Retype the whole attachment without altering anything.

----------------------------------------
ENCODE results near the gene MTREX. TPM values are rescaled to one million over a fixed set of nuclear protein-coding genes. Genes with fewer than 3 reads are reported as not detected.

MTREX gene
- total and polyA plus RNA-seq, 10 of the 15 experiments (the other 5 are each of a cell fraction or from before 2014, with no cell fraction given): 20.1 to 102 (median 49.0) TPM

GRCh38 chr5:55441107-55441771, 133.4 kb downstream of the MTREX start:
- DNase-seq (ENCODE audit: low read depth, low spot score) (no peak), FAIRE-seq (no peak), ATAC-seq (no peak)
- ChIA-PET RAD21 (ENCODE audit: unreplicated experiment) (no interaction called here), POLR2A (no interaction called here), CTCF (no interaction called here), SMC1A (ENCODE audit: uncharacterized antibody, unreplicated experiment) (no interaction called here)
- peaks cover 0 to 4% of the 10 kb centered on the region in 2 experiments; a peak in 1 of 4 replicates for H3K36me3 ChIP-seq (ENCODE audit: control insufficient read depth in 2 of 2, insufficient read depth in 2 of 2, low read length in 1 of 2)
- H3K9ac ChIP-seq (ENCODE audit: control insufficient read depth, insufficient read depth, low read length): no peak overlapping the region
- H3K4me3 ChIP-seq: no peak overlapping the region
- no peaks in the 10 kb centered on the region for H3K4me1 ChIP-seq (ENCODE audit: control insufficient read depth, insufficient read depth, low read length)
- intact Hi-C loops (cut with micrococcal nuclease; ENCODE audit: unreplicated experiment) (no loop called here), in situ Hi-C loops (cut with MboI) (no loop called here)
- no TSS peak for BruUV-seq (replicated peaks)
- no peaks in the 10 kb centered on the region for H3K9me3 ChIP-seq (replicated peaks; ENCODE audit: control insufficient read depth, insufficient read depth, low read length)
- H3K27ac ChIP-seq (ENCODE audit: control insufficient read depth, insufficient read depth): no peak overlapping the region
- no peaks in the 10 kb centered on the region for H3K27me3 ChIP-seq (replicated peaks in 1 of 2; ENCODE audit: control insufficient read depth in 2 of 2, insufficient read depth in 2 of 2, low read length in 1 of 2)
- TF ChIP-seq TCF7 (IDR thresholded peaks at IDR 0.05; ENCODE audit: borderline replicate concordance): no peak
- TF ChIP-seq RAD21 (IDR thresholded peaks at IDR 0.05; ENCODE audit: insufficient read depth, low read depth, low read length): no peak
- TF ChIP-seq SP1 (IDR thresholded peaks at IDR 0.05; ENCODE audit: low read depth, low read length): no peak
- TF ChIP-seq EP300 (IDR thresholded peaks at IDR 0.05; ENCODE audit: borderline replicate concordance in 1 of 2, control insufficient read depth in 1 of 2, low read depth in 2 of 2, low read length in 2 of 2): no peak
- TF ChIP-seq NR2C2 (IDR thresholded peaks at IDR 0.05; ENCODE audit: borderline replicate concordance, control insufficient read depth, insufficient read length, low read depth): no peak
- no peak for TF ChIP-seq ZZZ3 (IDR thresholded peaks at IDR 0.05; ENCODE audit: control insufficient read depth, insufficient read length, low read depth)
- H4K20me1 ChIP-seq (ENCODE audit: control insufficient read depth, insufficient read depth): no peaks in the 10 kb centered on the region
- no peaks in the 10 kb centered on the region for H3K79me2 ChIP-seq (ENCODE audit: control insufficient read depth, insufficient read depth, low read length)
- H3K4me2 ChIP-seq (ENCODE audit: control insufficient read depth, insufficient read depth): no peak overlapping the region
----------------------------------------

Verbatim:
ENCODE results near the gene MTREX. TPM values are rescaled to one million over a fixed set of nuclear protein-coding genes. Genes with fewer than 3 reads are reported as not detected.

MTREX gene
- total and polyA plus RNA-seq, 10 of the 15 experiments (the other 5 are each of a cell fraction or from before 2014, with no cell fraction given): 20.1 to 102 (median 49.0) TPM

GRCh38 chr5:55441107-55441771, 133.4 kb downstream of the MTREX start:
- DNase-seq (ENCODE audit: low read depth, low spot score) (no peak), FAIRE-seq (no peak), ATAC-seq (no peak)
- ChIA-PET RAD21 (ENCODE audit: unreplicated experiment) (no interaction called here), POLR2A (no interaction called here), CTCF (no interaction called here), SMC1A (ENCODE audit: uncharacterized antibody, unreplicated experiment) (no interaction called here)
- peaks cover 0 to 4% of the 10 kb centered on the region in 2 experiments; a peak in 1 of 4 replicates for H3K36me3 ChIP-seq (ENCODE audit: control insufficient read depth in 2 of 2, insufficient read depth in 2 of 2, low read length in 1 of 2)
- H3K9ac ChIP-seq (ENCODE audit: control insufficient read depth, insufficient read depth, low read length): no peak overlapping the region
- H3K4me3 ChIP-seq: no peak overlapping the region
- no peaks in the 10 kb centered on the region for H3K4me1 ChIP-seq (ENCODE audit: control insufficient read depth, insufficient read depth, low read length)
- intact Hi-C loops (cut with micrococcal nuclease; ENCODE audit: unreplicated experiment) (no loop called here), in situ Hi-C loops (cut with MboI) (no loop called here)
- no TSS peak for BruUV-seq (replicated peaks)
- no peaks in the 10 kb centered on the region for H3K9me3 ChIP-seq (replicated peaks; ENCODE audit: control insufficient read depth, insufficient read depth, low read length)
- H3K27ac ChIP-seq (ENCODE audit: control insufficient read depth, insufficient read depth): no peak overlapping the region
- no peaks in the 10 kb centered on the region for H3K27me3 ChIP-seq (replicated peaks in 1 of 2; ENCODE audit: control insufficient read depth in 2 of 2, insufficient read depth in 2 of 2, low read length in 1 of 2)
- TF ChIP-seq TCF7 (IDR thresholded peaks at IDR 0.05; ENCODE audit: borderline replicate concordance): no peak
- TF ChIP-seq RAD21 (IDR thresholded peaks at IDR 0.05; ENCODE audit: insufficient read depth, low read depth, low read length): no peak
- TF ChIP-seq SP1 (IDR thresholded peaks at IDR 0.05; ENCODE audit: low read depth, low read length): no peak
- TF ChIP-seq EP300 (IDR thresholded peaks at IDR 0.05; ENCODE audit: borderline replicate concordance in 1 of 2, control insufficient read depth in 1 of 2, low read depth in 2 of 2, low read length in 2 of 2): no peak
- TF ChIP-seq NR2C2 (IDR thresholded peaks at IDR 0.05; ENCODE audit: borderline replicate concordance, control insufficient read depth, insufficient read length, low read depth): no peak
- no peak for TF ChIP-seq ZZZ3 (IDR thresholded peaks at IDR 0.05; ENCODE audit: control insufficient read depth, insufficient read length, low read depth)
- H4K20me1 ChIP-seq (ENCODE audit: control insufficient read depth, insufficient read depth): no peaks in the 10 kb centered on the region
- no peaks in the 10 kb centered on the region for H3K79me2 ChIP-seq (ENCODE audit: control insufficient read depth, insufficient read depth, low read length)
- H3K4me2 ChIP-seq (ENCODE audit: control insufficient read depth, insufficient read depth): no peak overlapping the region